Getting children of the Kuchi population into school
by Janella Nelson, ChildFund
September is the month that many children associate with going back to school; however we know that not every child has the chance to attend school. Even with all the progress that has been made, data from the UNESCO Institute for Statistics indicates that more than 57 million children worldwide are out of school.
Various factors can prohibit a child from accessing education. One of these factors is mobility--when a child comes from a nomadic population and moves from one area to another and may not have access to a school or teacher. Nomadic people's migration patterns in search of water or pasture for their animals to graze places them amongst the lowest rates of enrollment and retention in school.
In Afghanistan, the Kuchi population is one of these migratory groups that have limited access to education. Kuchi children, especially girls, face multiple barriers to accessing school, in addition to migration, such as security, remote locations, and culture. The Kuchi's migration patterns combined with these factors result in only 6.6 percent boys and a mere 1.8 percent of girls enroll in school (Equal Access to Education for Kuchi Children: Discussion Paper, ChildFund Afghanistan, 2012). As many have their education interrupted when they migrate, there is a high rate of drop-out.
ChildFund International is working to provide increased access to quality education for the Kuchi population by providing a non-formal community based education program which uses mobile technology. Starting in November 2013, ChildFund, in partnership with the Ministry of Education of Afghanistan, will set-up classes in tents or existing schools, train teachers, establish peer support groups, and provide education materials to improve the chances that 2,000 Kuchi children, 1,200 girls, will overcome these challenges.
Since migration patterns vary year by year and it can be difficult to find qualified teachers in some of these remote locations, setting up permanent structures in different locations was not possible. To ensure students have access to year-round schooling and will not have their education be interrupted, ChildFund will recruit and train teachers who will migrate with the students. Since various ages will be under one teacher, children will be part of peer study groups to learn from each other and provide an opportunity for learning outside of the classroom.
While the teacher plays a key role, the community, and particularly the parents also play a significant role in children's learning. Education Shuras, or community education committees, composed of men, women, and children will be formed to monitor the schools, coordinate with teachers, and be advocates for education. Recognizing that literate parents are more likely to support their children's education, ChildFund will provide mobile learning opportunities for adults to learn to read. Using a tested mobile program, called Ustad Mobile (Teacher Mobile) developed by Paiwastoon, an Afghan technology enterprise, parents will learn literacy and numeracy skills up to grade level three through education games, narrated instruction, and video clips. The aim is for parents to have a flexible education program which can motivate them to participate in the education of their children while learning similar skills.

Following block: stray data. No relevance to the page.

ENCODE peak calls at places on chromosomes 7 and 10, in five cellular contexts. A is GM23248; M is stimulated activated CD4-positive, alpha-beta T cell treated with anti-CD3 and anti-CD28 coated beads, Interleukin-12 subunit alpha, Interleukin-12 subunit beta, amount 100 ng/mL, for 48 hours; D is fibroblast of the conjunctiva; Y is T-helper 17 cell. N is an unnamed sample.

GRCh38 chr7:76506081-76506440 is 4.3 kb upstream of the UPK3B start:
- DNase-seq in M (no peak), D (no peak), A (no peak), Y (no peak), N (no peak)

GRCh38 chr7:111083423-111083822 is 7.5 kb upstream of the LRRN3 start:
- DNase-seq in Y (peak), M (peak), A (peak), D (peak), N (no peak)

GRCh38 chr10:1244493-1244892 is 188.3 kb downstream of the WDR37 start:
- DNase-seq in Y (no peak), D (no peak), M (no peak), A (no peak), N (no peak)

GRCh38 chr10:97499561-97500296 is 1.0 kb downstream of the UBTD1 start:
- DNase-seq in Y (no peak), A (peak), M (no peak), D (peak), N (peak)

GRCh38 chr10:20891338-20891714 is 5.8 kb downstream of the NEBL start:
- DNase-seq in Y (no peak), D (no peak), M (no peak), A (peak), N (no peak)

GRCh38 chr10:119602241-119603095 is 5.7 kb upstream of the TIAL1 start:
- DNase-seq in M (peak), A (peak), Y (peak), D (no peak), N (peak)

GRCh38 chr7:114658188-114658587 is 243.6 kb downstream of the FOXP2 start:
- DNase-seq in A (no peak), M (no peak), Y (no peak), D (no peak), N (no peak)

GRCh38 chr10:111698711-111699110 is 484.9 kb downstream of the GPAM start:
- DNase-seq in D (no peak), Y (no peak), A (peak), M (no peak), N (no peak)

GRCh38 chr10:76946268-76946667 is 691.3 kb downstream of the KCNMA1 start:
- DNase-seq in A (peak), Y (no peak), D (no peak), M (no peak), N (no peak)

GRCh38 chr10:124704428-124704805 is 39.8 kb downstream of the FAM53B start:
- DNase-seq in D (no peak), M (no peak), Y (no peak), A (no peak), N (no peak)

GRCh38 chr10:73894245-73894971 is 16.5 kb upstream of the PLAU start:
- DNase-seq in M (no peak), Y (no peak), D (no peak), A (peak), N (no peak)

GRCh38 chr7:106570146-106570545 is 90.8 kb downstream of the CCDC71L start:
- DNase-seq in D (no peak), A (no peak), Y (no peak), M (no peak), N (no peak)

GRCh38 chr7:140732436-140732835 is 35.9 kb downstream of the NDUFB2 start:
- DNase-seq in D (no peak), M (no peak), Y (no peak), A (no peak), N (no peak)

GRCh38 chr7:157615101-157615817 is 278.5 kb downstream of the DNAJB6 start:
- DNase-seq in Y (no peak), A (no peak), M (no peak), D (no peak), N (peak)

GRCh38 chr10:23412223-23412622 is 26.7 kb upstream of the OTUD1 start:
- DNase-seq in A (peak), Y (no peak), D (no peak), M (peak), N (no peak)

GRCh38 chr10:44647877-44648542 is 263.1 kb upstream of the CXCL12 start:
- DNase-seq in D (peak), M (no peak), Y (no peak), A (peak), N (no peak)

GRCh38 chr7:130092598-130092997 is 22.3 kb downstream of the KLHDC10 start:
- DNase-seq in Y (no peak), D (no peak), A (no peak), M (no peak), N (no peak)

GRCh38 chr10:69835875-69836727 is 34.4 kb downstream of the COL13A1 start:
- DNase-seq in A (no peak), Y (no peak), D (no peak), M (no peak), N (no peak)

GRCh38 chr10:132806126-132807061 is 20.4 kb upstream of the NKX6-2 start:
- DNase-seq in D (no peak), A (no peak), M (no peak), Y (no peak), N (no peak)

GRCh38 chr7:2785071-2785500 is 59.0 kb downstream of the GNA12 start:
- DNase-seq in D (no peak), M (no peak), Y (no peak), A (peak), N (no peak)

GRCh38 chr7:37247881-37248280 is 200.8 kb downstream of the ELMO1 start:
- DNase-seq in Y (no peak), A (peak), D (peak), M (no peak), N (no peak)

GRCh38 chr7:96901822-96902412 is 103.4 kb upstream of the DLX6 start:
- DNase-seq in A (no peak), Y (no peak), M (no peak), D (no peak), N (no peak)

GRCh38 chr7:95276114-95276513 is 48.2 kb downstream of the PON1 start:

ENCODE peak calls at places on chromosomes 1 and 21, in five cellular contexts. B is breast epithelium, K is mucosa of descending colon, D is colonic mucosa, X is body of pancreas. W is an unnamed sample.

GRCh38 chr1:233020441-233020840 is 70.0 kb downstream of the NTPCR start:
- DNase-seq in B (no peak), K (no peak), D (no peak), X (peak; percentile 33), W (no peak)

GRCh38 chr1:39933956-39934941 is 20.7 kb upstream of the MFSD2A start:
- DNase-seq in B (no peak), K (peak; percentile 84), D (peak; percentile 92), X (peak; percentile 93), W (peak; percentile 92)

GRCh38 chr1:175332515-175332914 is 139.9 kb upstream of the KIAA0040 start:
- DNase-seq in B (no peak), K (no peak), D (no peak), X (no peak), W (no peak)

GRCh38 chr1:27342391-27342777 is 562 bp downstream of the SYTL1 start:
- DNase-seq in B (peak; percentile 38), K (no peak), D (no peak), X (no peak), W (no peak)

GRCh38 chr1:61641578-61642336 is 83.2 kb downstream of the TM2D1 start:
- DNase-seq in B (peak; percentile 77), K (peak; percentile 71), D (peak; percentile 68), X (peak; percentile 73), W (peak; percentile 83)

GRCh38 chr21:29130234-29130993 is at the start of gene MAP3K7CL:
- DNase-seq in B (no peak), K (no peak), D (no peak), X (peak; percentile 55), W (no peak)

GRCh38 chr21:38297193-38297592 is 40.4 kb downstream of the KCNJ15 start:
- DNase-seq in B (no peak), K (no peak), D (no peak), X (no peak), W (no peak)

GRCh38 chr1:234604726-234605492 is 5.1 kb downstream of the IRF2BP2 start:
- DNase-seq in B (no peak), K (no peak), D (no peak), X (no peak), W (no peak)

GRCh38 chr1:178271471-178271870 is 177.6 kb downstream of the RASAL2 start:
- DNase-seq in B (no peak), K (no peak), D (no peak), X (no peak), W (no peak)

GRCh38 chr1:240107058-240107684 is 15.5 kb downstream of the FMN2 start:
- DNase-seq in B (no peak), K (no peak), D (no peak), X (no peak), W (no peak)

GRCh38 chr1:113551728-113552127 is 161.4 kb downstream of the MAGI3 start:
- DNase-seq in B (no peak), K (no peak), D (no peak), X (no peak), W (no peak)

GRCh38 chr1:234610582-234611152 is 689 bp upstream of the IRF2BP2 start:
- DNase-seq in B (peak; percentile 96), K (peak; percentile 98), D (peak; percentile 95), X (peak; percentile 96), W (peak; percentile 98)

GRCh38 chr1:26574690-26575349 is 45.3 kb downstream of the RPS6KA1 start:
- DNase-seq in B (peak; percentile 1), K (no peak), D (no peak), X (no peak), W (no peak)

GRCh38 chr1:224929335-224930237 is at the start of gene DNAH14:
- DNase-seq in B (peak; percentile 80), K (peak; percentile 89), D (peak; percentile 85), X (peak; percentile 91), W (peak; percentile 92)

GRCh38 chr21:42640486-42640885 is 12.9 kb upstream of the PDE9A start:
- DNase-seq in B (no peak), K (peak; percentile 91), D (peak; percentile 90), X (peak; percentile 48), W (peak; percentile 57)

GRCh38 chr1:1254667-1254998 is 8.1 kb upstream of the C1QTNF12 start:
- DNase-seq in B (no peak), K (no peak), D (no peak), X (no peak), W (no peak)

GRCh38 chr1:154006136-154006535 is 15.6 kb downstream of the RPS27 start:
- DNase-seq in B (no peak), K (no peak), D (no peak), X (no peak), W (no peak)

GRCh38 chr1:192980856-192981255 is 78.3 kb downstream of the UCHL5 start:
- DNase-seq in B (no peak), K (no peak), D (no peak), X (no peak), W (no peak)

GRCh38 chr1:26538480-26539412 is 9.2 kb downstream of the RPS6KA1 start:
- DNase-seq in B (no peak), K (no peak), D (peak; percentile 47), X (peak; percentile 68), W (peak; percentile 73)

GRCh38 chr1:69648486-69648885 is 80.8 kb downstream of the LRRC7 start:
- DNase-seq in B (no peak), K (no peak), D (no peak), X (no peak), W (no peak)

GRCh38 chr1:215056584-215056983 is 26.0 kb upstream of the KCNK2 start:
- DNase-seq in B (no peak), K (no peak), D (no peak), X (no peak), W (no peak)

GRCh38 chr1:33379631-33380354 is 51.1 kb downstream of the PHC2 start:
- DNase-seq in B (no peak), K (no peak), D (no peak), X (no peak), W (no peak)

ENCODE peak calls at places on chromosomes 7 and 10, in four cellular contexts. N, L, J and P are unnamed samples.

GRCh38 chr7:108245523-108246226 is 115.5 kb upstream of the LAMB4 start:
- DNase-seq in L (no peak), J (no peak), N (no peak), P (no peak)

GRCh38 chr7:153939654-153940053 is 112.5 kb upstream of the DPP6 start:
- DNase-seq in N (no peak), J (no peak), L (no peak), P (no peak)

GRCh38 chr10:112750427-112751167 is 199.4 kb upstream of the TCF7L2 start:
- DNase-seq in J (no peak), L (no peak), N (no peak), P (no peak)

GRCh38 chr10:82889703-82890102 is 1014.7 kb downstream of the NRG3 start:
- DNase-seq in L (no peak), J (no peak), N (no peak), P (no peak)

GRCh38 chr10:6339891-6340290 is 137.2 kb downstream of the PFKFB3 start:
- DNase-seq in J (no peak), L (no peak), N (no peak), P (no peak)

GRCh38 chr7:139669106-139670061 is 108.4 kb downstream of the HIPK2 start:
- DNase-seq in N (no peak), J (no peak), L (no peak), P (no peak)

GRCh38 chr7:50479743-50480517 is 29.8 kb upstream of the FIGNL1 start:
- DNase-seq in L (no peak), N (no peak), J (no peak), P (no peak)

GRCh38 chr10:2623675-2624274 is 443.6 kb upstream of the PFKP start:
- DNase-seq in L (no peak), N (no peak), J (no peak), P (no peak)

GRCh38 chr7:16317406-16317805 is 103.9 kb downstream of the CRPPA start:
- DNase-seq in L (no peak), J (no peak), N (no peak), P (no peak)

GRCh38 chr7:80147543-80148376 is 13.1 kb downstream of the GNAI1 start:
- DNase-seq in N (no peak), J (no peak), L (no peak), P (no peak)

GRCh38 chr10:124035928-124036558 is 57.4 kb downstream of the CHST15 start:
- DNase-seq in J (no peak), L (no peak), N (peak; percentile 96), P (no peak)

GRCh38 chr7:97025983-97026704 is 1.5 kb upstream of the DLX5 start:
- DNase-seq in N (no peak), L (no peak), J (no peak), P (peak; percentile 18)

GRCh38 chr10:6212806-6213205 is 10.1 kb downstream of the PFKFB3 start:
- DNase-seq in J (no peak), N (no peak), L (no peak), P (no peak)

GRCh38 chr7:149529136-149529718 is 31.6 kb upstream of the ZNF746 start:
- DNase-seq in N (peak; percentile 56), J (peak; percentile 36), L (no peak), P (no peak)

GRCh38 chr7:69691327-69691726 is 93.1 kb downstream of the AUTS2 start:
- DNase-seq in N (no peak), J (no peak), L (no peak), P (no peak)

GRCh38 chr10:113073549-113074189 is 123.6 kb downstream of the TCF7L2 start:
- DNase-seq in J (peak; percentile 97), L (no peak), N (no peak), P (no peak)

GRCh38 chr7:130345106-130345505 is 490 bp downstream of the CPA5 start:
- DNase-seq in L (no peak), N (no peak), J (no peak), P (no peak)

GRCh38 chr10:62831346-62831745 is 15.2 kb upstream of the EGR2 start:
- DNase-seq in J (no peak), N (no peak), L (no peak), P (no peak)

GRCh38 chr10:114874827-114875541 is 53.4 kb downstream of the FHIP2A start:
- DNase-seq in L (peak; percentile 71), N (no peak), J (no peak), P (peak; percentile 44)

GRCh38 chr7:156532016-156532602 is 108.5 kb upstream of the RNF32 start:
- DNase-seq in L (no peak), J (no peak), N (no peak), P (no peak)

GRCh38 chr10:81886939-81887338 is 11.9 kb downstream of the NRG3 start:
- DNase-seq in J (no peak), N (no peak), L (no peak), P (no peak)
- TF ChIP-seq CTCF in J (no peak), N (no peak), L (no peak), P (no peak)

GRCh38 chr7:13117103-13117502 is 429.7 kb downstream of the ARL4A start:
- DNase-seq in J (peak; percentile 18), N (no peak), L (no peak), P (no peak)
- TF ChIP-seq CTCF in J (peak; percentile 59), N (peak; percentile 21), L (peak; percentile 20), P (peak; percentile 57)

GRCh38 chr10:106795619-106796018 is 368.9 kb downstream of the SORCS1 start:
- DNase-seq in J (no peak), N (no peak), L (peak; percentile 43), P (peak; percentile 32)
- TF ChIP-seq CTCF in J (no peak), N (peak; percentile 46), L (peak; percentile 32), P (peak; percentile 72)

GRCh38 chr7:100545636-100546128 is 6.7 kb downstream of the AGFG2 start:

Formal education systems are not always able to meet the needs of nomadic groups, such as the Kuchis. With the combination of community involvement, parental education, trained teachers, and access to year-round schooling, ChildFund's Equal Access to Education for Kuchi Children program can addresses the challenges and provide quality education for 2,000 Kuchi children.
The Equal Access to Education for Kuchi Children is a two-year program implemented by ChildFund with funding from DFID's Girls' Education Challenge Fund.
Janella Nelson is a Technical Specialist-Education at ChildFund International.
For 75 years, ChildFund International has been a leader in the development and wellbeing of children and their families worldwide. Currently, ChildFund International works directly with more than 17.8 million children and their communities in 30 countries through integrated, multi-sectorial child development programs. ChildFund uses a life stage approach to guide its programmatic focus on the specific needs of children and youth during their respective stages: infants ages 0-5; children and young adolescents ages 6-14; and youth ages 15-25. ChildFund assists deprived, excluded, and vulnerable children to become healthy and secure infants, educated and confident children, and skilled and involved youth.
Education is a key program area for ChildFund International. In FY12, ChildFund invested over $70 million in education programs aimed at enhancing educational access, quality, and learning achievement.